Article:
According to the rehabilitation scheme, about 45,000 tonnes of contaminated sediment which has fallen in an 8km stretch of the creek will be pulled out and put in geotextile bags.

Yet villagers are still upset with the cleanup work.

In April last year, they went to the court, asking for an injunction to stop the cleanup work. The move came after pollution monitoring conducted by independent experts in a tripartite committee set up by PCD to monitor the cleanup.

The independent experts came from Naresuan University. Thanapol Penrat, a lecturer from the university and member of the team told the media that some processes were not in line with the action plan and did not meet standards of good practice. He said the suction of lead sediments resulted in some sediments being re-suspended and some water drained from the creek scooped up sediment and returned it to the creek.

In November 2020, the team tested water in the creek and found more than 7,000mg/kg of lead -- or 12 times higher than the safe level set by the United States' Centers for Disease Control and Prevention. The cleanup scheme expired last year, and the PCD will call bids to find a cleanup company for the second phase that will cost 250 million baht to be funded by taxpayers.

Sceptical about the PCD-funded cleanup programme, villagers formed the "Lower Klity Dee Jang" civic group to help them monitor pollution in Klity Creek. Ms Chalalai said the group had raised money to buy particle sensors and water quality testing kits. They also drew up a risk-assessment map to present the location of sediment that has been removed from the river by the clean-up company and households that need to farm and consume water and plants.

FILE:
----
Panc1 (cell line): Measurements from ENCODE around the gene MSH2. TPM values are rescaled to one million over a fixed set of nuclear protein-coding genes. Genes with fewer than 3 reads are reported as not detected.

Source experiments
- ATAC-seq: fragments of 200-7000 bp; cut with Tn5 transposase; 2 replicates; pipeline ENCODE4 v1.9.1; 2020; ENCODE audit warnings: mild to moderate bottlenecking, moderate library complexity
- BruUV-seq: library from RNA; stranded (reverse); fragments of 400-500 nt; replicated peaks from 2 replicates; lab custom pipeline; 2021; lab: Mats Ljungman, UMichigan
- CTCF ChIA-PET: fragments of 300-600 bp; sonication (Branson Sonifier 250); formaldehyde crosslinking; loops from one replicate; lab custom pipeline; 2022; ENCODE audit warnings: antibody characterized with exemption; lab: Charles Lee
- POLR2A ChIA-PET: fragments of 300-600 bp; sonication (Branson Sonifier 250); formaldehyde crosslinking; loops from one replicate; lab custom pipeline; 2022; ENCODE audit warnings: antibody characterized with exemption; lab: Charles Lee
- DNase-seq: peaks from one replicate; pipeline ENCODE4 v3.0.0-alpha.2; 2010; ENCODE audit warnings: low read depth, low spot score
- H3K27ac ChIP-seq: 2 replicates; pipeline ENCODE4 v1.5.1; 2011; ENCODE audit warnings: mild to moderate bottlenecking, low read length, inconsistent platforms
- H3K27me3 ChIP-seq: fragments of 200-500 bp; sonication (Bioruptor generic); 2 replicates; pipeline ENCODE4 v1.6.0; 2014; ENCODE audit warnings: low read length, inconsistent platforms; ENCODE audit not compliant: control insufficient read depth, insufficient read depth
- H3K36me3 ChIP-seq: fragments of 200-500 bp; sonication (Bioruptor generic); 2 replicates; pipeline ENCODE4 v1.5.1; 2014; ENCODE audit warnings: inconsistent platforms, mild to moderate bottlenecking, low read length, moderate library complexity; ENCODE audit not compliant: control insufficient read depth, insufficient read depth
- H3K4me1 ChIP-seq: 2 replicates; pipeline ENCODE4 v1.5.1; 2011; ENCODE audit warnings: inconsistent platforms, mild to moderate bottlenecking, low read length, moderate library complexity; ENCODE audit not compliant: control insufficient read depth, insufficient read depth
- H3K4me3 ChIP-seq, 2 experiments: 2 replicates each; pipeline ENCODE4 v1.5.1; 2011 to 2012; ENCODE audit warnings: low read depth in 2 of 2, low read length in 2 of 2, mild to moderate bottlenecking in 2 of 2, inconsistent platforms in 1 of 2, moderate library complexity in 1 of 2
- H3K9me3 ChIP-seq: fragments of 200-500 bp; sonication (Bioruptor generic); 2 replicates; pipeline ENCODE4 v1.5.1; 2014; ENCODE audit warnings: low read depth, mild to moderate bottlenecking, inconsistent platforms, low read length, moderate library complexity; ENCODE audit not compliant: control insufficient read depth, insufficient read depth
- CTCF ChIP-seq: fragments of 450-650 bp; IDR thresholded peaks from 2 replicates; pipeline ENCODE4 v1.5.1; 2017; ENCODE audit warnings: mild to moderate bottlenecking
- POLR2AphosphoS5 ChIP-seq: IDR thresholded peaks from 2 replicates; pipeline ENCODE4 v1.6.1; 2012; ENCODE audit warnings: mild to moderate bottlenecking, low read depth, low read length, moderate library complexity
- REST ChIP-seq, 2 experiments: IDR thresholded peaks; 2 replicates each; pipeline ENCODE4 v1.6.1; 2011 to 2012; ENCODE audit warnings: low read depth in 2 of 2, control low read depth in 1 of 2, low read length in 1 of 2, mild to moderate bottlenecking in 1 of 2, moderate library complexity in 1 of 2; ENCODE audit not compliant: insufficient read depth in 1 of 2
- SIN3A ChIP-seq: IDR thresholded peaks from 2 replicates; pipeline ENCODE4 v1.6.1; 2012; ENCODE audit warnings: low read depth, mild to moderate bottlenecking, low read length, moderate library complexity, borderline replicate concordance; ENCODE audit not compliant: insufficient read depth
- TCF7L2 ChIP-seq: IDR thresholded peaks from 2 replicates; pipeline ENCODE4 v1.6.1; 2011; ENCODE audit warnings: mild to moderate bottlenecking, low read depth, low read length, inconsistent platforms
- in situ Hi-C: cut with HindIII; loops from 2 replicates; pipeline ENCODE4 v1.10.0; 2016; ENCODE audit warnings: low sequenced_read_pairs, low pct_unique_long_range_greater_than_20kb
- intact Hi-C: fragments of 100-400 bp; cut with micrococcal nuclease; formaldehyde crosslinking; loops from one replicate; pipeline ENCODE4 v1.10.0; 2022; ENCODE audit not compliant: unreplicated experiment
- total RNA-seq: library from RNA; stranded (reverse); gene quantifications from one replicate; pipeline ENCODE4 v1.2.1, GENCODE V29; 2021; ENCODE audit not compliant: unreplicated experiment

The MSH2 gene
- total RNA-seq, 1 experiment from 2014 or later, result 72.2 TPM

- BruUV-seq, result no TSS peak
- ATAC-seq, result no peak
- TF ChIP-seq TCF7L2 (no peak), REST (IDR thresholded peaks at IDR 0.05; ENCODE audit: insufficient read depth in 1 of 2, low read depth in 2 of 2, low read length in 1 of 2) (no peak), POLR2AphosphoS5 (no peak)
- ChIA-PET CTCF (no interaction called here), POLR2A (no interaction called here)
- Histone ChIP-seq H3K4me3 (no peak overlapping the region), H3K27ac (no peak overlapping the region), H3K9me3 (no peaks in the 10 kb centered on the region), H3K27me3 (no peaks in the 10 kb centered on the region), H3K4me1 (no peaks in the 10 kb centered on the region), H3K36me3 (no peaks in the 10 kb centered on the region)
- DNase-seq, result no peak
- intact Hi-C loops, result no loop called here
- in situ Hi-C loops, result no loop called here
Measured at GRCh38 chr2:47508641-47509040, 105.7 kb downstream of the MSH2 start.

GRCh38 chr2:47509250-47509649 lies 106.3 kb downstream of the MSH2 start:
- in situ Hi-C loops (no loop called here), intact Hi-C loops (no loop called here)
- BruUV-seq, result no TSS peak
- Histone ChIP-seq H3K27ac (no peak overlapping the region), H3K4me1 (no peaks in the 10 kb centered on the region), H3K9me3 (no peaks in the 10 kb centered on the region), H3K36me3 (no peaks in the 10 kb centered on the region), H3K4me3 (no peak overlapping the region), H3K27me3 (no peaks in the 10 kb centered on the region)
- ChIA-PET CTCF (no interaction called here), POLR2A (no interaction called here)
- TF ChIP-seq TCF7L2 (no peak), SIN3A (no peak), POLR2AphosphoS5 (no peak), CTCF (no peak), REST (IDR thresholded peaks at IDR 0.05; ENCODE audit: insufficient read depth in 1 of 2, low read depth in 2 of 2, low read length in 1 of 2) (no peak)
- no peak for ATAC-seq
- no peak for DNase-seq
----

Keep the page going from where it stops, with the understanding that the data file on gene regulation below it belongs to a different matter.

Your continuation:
Public gets a say?

Villagers say the Klity Creek cleanup failed to involve local people -- a claim the authority sternly denied.

"It is unfair to say the cleanup scheme did not take public participation into consideration. Indeed, we've involved the local community every step of the way," said Somchai Songprakob, the PCD deputy director-general and the project's leader. "It does not mean that when sediment is being removed from the river, toxic lead content will disappear," he said.

Mr Somchai said that after the cleanup, systematic health monitoring would be needed to study levels of toxicity in the environment and in villagers' bodies. "After all, the geography of this area is for mining," he said, implying the area is full of minerals.

The tripartite committee was set up for stakeholders to meet every month. Members comprised government agencies, the local community, and expert advisers to monitor the project's progress, he said.

For villagers, the problem is the lopsided make-up of the committee. Only four of the committee's 21 members are villagers, another four independent academics while 13 come from the PCD, local officials. As a result, the PCD and local officials dominate the discussion, leaving little room for villagers to voice their concerns.

Kamthon Srisuwanmala, a villager and committee member, said the panel was undermined by a communication breakdown.

"When the villagers have suggestions [about the creek restoration project], our opinions are ignored. [They said] we don't speak based on academic principles because we are just local peasants," Mr Kamthon said.


This story was produced with the support of the Internews Earth Journalism Network and Thai Society of Environmental Journalists and Green News.